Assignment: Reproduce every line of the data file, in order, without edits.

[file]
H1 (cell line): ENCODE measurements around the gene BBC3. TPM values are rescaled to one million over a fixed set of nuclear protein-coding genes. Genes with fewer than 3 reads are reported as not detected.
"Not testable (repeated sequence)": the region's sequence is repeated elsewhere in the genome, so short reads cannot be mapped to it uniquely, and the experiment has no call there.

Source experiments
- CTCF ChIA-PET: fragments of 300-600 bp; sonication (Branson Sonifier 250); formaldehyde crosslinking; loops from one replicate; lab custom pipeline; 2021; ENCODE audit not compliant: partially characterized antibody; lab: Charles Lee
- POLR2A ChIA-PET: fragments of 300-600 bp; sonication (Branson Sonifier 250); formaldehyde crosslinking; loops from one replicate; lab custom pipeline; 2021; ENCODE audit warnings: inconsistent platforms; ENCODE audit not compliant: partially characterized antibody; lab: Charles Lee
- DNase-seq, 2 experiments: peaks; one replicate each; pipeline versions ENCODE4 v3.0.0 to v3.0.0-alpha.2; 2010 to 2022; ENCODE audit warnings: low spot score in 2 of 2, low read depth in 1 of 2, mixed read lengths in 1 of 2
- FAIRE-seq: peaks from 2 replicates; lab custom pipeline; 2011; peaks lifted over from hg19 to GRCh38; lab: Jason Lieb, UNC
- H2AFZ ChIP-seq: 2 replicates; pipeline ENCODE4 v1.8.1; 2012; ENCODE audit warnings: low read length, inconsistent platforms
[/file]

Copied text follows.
H1 (cell line): ENCODE measurements around the gene BBC3. TPM values are rescaled to one million over a fixed set of nuclear protein-coding genes. Genes with fewer than 3 reads are reported as not detected.
"Not testable (repeated sequence)": the region's sequence is repeated elsewhere in the genome, so short reads cannot be mapped to it uniquely, and the experiment has no call there.

Source experiments
- CTCF ChIA-PET: fragments of 300-600 bp; sonication (Branson Sonifier 250); formaldehyde crosslinking; loops from one replicate; lab custom pipeline; 2021; ENCODE audit not compliant: partially characterized antibody; lab: Charles Lee
- POLR2A ChIA-PET: fragments of 300-600 bp; sonication (Branson Sonifier 250); formaldehyde crosslinking; loops from one replicate; lab custom pipeline; 2021; ENCODE audit warnings: inconsistent platforms; ENCODE audit not compliant: partially characterized antibody; lab: Charles Lee
- DNase-seq, 2 experiments: peaks; one replicate each; pipeline versions ENCODE4 v3.0.0 to v3.0.0-alpha.2; 2010 to 2022; ENCODE audit warnings: low spot score in 2 of 2, low read depth in 1 of 2, mixed read lengths in 1 of 2
- FAIRE-seq: peaks from 2 replicates; lab custom pipeline; 2011; peaks lifted over from hg19 to GRCh38; lab: Jason Lieb, UNC
- H2AFZ ChIP-seq: 2 replicates; pipeline ENCODE4 v1.8.1; 2012; ENCODE audit warnings: low read length, inconsistent platforms